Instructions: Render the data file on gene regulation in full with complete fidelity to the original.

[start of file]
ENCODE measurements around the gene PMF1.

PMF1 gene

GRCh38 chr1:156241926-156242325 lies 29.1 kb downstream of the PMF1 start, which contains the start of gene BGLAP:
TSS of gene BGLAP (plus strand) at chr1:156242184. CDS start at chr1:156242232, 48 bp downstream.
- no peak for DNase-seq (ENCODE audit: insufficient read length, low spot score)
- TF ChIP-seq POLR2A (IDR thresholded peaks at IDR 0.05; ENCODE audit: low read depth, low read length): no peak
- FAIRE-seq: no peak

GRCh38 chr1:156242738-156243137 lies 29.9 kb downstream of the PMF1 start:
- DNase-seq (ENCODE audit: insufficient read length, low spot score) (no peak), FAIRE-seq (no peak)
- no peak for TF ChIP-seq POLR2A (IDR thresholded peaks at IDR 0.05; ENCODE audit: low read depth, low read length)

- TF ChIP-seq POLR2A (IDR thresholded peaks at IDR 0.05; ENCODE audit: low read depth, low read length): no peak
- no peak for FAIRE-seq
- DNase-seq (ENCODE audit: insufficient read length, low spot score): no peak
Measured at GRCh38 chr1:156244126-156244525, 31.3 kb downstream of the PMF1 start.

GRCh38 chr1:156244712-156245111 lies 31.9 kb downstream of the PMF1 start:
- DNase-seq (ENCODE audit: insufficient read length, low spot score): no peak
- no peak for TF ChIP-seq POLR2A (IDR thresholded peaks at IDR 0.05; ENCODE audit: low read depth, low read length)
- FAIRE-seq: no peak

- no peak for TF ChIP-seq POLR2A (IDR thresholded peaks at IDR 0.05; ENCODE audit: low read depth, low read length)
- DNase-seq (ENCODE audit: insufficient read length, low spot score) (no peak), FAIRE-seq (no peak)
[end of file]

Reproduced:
ENCODE measurements around the gene PMF1.

PMF1 gene

GRCh38 chr1:156241926-156242325 lies 29.1 kb downstream of the PMF1 start, which contains the start of gene BGLAP:
TSS of gene BGLAP (plus strand) at chr1:156242184. CDS start at chr1:156242232, 48 bp downstream.
- no peak for DNase-seq (ENCODE audit: insufficient read length, low spot score)
- TF ChIP-seq POLR2A (IDR thresholded peaks at IDR 0.05; ENCODE audit: low read depth, low read length): no peak
- FAIRE-seq: no peak

GRCh38 chr1:156242738-156243137 lies 29.9 kb downstream of the PMF1 start:
- DNase-seq (ENCODE audit: insufficient read length, low spot score) (no peak), FAIRE-seq (no peak)
- no peak for TF ChIP-seq POLR2A (IDR thresholded peaks at IDR 0.05; ENCODE audit: low read depth, low read length)

- TF ChIP-seq POLR2A (IDR thresholded peaks at IDR 0.05; ENCODE audit: low read depth, low read length): no peak
- no peak for FAIRE-seq
- DNase-seq (ENCODE audit: insufficient read length, low spot score): no peak
Measured at GRCh38 chr1:156244126-156244525, 31.3 kb downstream of the PMF1 start.

GRCh38 chr1:156244712-156245111 lies 31.9 kb downstream of the PMF1 start:
- DNase-seq (ENCODE audit: insufficient read length, low spot score): no peak
- no peak for TF ChIP-seq POLR2A (IDR thresholded peaks at IDR 0.05; ENCODE audit: low read depth, low read length)
- FAIRE-seq: no peak

- no peak for TF ChIP-seq POLR2A (IDR thresholded peaks at IDR 0.05; ENCODE audit: low read depth, low read length)
- DNase-seq (ENCODE audit: insufficient read length, low spot score) (no peak), FAIRE-seq (no peak)